Elizabeth Emerson’s great-great grandparents, Joseph Edgar (Ed) and Ida Chamberlin were close friends of Helen Keller and her teacher, Annie Sullivan, having met the pair in 1888 when they first came to Boston to attend Perkins. Ed Chamberlin was an important literary figure at the time, writing a popular daily column for The Boston Transcript and serving as an editor and staff writer for The Youth’s Companion, a nationally distributed family magazine. He and his family lived in Wrentham, outside of Boston, where their home called Red Farm was a gathering place for literary and artistic figures of the day. The friendship between Helen, Annie Sullivan, and Ed lasted more than 40 years. A former grant writer, Elizabeth Emerson is currently working on a book called Letters from Red Farm about the Chamberlin-Keller friendship and conducting research with the Perkins School Archives. Emerson is represented by Susan Schulman Literary Agency.
Helen Keller faced each day with “a singular optimism,” according to my great-great grandfather, Joseph Edgar Chamberlin. To Helen, Chamberlin and his wife were Uncle Ed and Aunt Ida. They frequently provided “a home away from home” for Helen and her teacher Annie Sullivan, as the pair spent many weekends and holidays between 1888 and 1901 at Red Farm, the Chamberlins’ home in the Boston suburb of Wrentham. Helen and Annie even lived at Red Farm for a year after Helen’s departure from the Cambridge School in 1897.
Though Chamberlin was a popular New England journalist, he did not write often about his personal experiences with Helen. But when he did, it was with eloquence and sensitivity. According to Chamberlin, in an article he wrote for Sunday Magazine in 1906, Helen’s “cheerfulness and energy were prodigious.” He wrote: “She is no sooner up in the morning than her fingers, her nostrils, and her perception of vibrations begin to open to the world of sense. He noted that each morning “she seeks the veranda, her every day place of promenade, or if someone will conduct her (she never ventures off the veranda alone), the lawn or the field. She touches things, inhales, tosses her head to feel the wind the better in her hair or upon her face, all with as keen a sense of enjoyment as that of any seeing person who revels in a beloved landscape.”
Without the sense of hearing, he wrote that Helen had developed “a way of feeling for sounds.” She spoke to him of “feeling the faint noise of a fly’s wings.” She said at another time: “I felt a soft sound approaching (on the veranda), and I knew the baby was coming.” On the porch one morning—the house was a mile from the railroad, a lake lying between—she said: “The 8 o’clock train is going through.” How does she know? “I smell the smoke.” He smelled it then himself, but had not noticed it before. He believed “it is not that the senses which Helen possesses are keener than ours—it is simply that having no others, she gives these closer heed.”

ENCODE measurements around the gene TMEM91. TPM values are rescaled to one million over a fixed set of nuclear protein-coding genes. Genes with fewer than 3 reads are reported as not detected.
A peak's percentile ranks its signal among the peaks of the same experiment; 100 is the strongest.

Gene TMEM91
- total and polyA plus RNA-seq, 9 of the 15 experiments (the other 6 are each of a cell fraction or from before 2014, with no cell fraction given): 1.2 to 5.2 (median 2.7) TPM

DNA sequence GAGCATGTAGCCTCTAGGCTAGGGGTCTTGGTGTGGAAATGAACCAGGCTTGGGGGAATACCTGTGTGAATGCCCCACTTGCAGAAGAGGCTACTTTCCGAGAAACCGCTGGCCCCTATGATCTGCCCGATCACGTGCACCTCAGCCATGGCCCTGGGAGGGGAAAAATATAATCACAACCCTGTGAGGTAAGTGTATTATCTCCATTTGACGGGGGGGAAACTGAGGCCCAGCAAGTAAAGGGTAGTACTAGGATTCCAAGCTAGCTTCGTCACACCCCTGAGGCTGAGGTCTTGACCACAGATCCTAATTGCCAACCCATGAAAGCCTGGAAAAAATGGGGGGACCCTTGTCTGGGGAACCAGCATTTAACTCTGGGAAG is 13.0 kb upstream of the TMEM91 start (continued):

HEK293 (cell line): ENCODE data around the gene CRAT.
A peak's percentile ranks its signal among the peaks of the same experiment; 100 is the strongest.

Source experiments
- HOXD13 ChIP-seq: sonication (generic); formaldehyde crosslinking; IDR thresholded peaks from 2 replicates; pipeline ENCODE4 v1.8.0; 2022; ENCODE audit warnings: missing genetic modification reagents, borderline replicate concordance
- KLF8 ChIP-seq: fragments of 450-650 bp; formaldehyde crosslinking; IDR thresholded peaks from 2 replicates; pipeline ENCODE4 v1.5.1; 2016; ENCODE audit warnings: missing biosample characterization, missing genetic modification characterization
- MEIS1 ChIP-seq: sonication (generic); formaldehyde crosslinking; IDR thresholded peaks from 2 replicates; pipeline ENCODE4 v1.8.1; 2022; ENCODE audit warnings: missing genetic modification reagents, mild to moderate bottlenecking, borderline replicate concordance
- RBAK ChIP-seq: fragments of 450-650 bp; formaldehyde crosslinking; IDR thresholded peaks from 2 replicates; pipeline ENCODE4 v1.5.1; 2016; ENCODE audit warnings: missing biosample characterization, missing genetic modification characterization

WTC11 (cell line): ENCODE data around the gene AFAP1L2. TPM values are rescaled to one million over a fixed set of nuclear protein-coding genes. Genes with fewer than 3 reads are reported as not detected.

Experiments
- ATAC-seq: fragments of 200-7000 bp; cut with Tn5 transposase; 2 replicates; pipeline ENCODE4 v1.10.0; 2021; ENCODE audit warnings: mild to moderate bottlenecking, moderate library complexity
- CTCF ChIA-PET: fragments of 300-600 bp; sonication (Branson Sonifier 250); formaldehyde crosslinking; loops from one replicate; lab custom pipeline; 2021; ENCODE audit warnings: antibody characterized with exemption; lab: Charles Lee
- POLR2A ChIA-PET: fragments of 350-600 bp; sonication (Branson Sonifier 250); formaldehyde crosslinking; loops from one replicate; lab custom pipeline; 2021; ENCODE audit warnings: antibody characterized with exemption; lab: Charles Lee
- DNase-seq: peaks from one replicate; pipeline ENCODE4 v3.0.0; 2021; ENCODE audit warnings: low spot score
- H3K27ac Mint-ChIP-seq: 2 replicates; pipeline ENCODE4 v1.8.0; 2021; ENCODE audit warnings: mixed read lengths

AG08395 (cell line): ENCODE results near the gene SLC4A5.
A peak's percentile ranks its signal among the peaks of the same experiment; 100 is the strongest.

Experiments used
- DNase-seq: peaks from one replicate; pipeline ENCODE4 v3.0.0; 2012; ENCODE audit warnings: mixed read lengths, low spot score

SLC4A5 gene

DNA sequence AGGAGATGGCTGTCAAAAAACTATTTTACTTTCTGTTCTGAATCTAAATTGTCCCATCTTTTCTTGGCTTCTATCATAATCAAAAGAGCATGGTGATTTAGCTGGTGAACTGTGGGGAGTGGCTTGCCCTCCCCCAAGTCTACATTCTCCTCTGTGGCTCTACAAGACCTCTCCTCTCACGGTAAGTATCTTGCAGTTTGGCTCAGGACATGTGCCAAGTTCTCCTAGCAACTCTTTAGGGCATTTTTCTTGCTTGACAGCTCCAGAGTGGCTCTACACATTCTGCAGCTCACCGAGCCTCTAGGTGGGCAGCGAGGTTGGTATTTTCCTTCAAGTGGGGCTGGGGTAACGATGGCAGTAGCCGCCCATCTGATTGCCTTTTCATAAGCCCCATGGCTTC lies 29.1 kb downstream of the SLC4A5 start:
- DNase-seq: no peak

Chamberlin believed that Helen’s happiest moments each day were spent speaking with others. As sentences “shape themselves” for her, he wrote that “she has a little trick of making quick starts of pleased surprise.”
Her “greatest, wildest pleasure” was swimming. He mused: “Is it because the water, coming so close to her, infolding her all about, shutting out the things that other people see, dulling the things they hear, pressing upon her sense of touch just as it does upon the sense of all other people, gives her a feeling of possession of the material world from which she is debarred in the open air, and in the hollow houses that are strange and only half-known to her? I do not know that this had ever been her conscious thought, but perhaps she feels it, nonetheless.”
Though Helen awoke each day to challenges that were incomprehensible to seeing and hearing people, Chamberlin closed the article with a gentle summation: He wrote that “Helen’s life has its vexations, its griefs, and its hard passages, but these leave no residuum of bitterness or ill-nature, for some reason that is hard to fathom. Before she had language, as a child of six or seven, she was cross and violent. She obtained her needs by kicking and striking. She was decidedly impatient if her wishes were not gratified at once. With the dawning of speech, her violent spirit entirely departed. It was if another soul had come into her body.”
What a pleasure it must have been to spend time with her.
Chamberlin, J.E. “A Day with Helen Keller: Joseph Edgar Chamberlin in the Sunday Magazine,” Colorado Springs Gazette, 19 June, 1906, p. 4.
Emerson, Elizabeth. “A day with Helen Keller: Her happiest moments.” Perkins Archives Blog, Perkins School for the Blind, Watertown MA. July 17, 2018.